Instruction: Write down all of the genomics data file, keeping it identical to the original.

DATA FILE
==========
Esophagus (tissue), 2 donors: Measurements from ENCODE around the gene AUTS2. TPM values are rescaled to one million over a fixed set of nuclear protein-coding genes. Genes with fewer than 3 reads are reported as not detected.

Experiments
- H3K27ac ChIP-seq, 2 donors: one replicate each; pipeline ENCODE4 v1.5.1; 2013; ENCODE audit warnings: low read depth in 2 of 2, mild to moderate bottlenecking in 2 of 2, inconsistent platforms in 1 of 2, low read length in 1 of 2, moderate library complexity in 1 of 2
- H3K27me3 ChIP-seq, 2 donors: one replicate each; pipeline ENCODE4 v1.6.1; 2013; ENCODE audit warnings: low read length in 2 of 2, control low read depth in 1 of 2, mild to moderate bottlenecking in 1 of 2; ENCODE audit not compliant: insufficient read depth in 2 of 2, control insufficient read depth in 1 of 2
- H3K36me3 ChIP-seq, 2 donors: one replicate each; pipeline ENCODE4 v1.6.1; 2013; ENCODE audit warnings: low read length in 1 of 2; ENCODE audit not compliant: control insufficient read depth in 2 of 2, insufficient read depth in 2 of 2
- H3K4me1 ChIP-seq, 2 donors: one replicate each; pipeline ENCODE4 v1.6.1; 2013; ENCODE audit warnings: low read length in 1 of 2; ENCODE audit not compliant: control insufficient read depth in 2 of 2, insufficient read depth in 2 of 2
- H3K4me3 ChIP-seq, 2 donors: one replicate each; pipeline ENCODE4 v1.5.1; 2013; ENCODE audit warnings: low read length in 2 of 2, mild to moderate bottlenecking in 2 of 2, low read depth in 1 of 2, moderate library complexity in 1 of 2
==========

Esophagus (tissue), 2 donors: Measurements from ENCODE around the gene AUTS2. TPM values are rescaled to one million over a fixed set of nuclear protein-coding genes. Genes with fewer than 3 reads are reported as not detected.

Experiments
- H3K27ac ChIP-seq, 2 donors: one replicate each; pipeline ENCODE4 v1.5.1; 2013; ENCODE audit warnings: low read depth in 2 of 2, mild to moderate bottlenecking in 2 of 2, inconsistent platforms in 1 of 2, low read length in 1 of 2, moderate library complexity in 1 of 2
- H3K27me3 ChIP-seq, 2 donors: one replicate each; pipeline ENCODE4 v1.6.1; 2013; ENCODE audit warnings: low read length in 2 of 2, control low read depth in 1 of 2, mild to moderate bottlenecking in 1 of 2; ENCODE audit not compliant: insufficient read depth in 2 of 2, control insufficient read depth in 1 of 2
- H3K36me3 ChIP-seq, 2 donors: one replicate each; pipeline ENCODE4 v1.6.1; 2013; ENCODE audit warnings: low read length in 1 of 2; ENCODE audit not compliant: control insufficient read depth in 2 of 2, insufficient read depth in 2 of 2
- H3K4me1 ChIP-seq, 2 donors: one replicate each; pipeline ENCODE4 v1.6.1; 2013; ENCODE audit warnings: low read length in 1 of 2; ENCODE audit not compliant: control insufficient read depth in 2 of 2, insufficient read depth in 2 of 2
- H3K4me3 ChIP-seq, 2 donors: one replicate each; pipeline ENCODE4 v1.5.1; 2013; ENCODE audit warnings: low read length in 2 of 2, mild to moderate bottlenecking in 2 of 2, low read depth in 1 of 2, moderate library complexity in 1 of 2